Battle over consulate future

Wednesday May 15, 2019 Written by Published in Politics

The Opposition Democratic Party has questioned the government’s motive behind plans to shift the Cook Islands Consulate Office in New Zealand to become a division of the Office of the Prime Minister (OPM).

 

Opposition MP Tama Tuavera is also critical of the Cook Islands Party-led coalition government preparing to spend a reported $100,000 for a “so-called feasibility study” to see this plan through.

The consulate in Auckland is currently under the Ministry of Foreign Affairs and Immigration (MFAI).

Tuavera said they have been made aware that Cabinet discussions were underway on this issue. He added the lack of transparency “is appalling as is the plan to spend $100,000 on a feasibility study”.

“Even the government’s idea of bringing the Auckland office under the auspices of the OPM is very questionable,” Tuavera said.

The Ngatangiia MP also said the Democratic Party had been informed that the MFAI is wanting to close down the Auckland Consulate office because the cost of operations do not justify the outputs.

“If MFAI is wanting to close down the Auckland office, the ministry must have good reasons for this. What the PM needs to explain to the taxpaying public here why he thinks otherwise, what is his rationale for keeping the Consulate office open.”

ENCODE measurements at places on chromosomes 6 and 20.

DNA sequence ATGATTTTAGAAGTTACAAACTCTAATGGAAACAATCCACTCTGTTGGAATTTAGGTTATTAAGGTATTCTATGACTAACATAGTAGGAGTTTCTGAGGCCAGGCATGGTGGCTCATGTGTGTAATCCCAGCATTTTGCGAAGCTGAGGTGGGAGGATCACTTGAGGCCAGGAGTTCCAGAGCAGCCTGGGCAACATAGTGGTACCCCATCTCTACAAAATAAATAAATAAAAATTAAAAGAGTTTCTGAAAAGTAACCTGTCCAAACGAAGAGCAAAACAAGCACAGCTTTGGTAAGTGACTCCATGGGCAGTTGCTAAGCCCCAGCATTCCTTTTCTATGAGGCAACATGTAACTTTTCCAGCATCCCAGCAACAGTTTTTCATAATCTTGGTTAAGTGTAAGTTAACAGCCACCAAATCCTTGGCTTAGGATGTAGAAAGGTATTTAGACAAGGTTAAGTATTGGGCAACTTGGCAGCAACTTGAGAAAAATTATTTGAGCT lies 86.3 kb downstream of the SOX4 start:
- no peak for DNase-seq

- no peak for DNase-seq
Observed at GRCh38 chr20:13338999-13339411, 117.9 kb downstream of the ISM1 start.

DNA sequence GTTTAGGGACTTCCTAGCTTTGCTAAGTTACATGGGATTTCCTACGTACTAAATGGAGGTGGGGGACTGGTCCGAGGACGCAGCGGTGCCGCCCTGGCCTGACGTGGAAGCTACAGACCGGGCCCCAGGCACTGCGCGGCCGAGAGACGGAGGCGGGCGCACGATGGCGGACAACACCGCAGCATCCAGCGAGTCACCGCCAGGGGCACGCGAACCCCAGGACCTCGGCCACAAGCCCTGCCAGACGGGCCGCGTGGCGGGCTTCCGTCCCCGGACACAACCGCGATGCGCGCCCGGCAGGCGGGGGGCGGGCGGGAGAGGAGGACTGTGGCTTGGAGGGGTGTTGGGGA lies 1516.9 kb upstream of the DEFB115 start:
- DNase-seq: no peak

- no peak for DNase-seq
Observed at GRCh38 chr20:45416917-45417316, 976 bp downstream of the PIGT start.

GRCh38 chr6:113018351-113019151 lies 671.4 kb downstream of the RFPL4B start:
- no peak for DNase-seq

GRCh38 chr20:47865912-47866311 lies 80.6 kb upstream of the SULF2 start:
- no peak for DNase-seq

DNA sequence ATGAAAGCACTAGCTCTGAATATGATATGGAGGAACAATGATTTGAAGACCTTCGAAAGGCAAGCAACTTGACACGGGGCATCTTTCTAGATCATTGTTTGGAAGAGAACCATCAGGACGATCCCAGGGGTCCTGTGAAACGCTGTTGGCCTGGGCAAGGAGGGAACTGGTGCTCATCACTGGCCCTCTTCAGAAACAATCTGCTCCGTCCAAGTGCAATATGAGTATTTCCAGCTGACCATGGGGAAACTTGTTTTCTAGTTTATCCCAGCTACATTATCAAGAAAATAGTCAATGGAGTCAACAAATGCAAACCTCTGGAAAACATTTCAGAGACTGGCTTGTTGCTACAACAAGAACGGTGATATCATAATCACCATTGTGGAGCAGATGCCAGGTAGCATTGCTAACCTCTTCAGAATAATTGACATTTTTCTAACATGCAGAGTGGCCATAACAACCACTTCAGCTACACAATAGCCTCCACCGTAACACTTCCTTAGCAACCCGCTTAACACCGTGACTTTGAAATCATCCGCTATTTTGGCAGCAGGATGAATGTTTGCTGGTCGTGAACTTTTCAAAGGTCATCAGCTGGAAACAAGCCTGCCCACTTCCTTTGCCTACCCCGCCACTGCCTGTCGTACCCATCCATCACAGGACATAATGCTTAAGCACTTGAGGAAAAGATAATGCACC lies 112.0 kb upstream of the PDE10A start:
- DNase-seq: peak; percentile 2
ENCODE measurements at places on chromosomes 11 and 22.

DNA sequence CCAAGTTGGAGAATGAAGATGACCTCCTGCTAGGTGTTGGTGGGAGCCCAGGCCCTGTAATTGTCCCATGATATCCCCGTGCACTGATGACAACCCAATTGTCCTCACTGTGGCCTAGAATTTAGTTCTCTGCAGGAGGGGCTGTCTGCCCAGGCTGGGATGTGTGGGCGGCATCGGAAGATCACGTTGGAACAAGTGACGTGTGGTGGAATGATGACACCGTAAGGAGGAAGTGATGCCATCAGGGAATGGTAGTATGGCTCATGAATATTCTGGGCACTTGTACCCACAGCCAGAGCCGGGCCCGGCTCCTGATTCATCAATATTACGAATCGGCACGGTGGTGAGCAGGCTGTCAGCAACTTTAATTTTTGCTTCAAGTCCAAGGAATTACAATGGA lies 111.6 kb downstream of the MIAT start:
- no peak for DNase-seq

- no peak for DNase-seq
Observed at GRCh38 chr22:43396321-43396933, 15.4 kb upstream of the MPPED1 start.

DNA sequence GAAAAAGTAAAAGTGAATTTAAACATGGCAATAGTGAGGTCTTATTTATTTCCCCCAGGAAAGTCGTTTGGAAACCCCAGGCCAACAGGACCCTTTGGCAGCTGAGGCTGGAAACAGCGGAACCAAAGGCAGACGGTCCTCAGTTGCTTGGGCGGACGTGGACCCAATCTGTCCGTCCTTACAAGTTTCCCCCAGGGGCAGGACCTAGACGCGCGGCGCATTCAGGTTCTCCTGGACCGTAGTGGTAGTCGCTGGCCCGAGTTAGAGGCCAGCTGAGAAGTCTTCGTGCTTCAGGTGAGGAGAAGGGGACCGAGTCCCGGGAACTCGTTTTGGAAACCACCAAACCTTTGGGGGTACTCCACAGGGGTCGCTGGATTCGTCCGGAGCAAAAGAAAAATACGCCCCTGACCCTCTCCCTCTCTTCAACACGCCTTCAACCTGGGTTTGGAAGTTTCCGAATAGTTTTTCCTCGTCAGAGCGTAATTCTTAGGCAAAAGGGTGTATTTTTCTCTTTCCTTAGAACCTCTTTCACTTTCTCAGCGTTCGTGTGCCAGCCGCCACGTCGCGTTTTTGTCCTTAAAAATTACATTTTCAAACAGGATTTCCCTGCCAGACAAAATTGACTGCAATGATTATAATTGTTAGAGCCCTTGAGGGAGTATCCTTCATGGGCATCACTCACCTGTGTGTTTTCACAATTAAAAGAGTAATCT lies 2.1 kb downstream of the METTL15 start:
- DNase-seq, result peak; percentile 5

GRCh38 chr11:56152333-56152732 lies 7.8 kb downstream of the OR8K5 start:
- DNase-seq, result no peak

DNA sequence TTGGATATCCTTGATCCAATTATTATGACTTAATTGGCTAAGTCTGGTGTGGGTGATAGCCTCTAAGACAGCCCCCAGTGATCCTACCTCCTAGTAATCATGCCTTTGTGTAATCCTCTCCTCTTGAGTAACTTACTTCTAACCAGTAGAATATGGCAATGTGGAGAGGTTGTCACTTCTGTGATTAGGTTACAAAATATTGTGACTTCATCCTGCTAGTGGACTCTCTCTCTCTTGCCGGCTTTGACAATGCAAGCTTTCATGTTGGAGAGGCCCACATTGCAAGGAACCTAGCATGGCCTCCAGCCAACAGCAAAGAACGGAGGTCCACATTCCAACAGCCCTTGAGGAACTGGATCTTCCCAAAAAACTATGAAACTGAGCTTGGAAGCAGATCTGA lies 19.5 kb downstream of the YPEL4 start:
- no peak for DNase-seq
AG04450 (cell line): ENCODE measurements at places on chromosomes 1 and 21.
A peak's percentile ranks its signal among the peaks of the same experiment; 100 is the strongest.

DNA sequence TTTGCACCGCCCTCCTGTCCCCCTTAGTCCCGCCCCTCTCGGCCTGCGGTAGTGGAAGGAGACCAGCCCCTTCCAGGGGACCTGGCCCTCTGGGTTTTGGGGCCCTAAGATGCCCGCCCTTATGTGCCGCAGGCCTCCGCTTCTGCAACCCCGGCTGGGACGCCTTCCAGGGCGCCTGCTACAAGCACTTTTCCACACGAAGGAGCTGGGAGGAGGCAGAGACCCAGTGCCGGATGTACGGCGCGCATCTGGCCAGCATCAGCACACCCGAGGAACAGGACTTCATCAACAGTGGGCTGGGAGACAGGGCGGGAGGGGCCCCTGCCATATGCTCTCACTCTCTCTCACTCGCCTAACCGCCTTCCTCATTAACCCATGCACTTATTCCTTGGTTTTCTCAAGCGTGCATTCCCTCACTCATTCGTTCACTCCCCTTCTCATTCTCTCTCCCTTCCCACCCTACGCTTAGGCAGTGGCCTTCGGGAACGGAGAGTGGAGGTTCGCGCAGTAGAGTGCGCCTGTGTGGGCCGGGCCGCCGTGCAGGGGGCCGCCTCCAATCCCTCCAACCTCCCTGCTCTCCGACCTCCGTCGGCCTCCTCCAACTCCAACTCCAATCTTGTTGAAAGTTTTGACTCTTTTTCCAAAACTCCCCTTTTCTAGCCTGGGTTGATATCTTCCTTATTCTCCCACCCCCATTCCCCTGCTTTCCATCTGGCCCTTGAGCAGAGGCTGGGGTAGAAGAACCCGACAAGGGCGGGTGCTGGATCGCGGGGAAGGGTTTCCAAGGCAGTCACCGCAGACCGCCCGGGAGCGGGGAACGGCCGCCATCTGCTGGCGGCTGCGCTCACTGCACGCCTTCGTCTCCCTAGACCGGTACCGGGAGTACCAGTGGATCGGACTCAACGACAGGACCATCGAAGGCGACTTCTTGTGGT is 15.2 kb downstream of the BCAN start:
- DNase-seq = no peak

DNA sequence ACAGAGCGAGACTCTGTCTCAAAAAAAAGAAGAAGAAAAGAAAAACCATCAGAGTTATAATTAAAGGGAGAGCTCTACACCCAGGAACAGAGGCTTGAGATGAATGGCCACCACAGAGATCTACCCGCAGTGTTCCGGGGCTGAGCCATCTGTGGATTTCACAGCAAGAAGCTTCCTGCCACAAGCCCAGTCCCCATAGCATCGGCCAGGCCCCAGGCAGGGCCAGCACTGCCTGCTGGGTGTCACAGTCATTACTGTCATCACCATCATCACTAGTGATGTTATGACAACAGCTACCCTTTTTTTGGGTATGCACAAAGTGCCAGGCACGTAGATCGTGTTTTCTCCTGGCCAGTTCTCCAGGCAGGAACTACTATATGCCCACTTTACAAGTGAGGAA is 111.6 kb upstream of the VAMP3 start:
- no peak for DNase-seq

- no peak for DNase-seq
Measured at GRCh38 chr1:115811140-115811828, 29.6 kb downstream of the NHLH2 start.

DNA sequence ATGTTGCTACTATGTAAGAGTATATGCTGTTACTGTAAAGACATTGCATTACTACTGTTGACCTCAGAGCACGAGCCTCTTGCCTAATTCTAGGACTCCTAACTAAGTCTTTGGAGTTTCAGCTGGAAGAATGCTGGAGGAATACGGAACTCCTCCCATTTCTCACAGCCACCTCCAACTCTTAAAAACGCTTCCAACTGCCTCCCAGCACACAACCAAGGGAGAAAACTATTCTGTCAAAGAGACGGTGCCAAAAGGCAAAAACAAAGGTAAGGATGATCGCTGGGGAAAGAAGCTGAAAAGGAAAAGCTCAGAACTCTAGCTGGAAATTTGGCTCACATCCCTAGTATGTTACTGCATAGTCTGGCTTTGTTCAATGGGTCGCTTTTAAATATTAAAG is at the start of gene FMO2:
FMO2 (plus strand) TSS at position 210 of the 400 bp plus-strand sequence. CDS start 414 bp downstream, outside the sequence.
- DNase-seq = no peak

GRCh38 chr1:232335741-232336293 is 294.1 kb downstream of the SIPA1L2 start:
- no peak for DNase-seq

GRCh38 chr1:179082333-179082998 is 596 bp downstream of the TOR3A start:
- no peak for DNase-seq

An MFAI official told CI News “we’re unable to provide any comments on this issue as this need to be cleared from our HOM (head of ministry Tepaeru Herrmann) who is currently on duty travel.”

CI News understands that the Cook Islands Consulate Office currently headed by Rosie Blake was first established around the late 1970s or early 80s as a government purchasing office and to facilitate trade between New Zealand and the Cook Islands.

However the advent of internet enabling government agencies to deal directly with suppliers did away with the need to use the Auckland Consulate as a purchasing office.

The establishment of the Cook Islands High Commission in Wellington is also believed to have taken care of majority of the diplomatic responsibilities.

What trade it generates now is not known and the annual outputs of the Auckland office are not clear as well.

The annual budget for MFAI is approximately $2.1 million but the annual cost for the Consulate Office cannot be determined as this is not stated in the MFAI appropriation. However according to sources, the Consulate’s budget could be around $250,000 to $300,000 a year.

A former long serving Foreign Affairs officer says taxpayers here will undoubtedly have difficulty grappling with the justification to keep the Auckland office open, “other than to protect the jobs of two or three people employed there”.

The person, who did not wished to be named, said “… spending tens of thousands to keep a couple of people employed doesn’t make any sense at all”.

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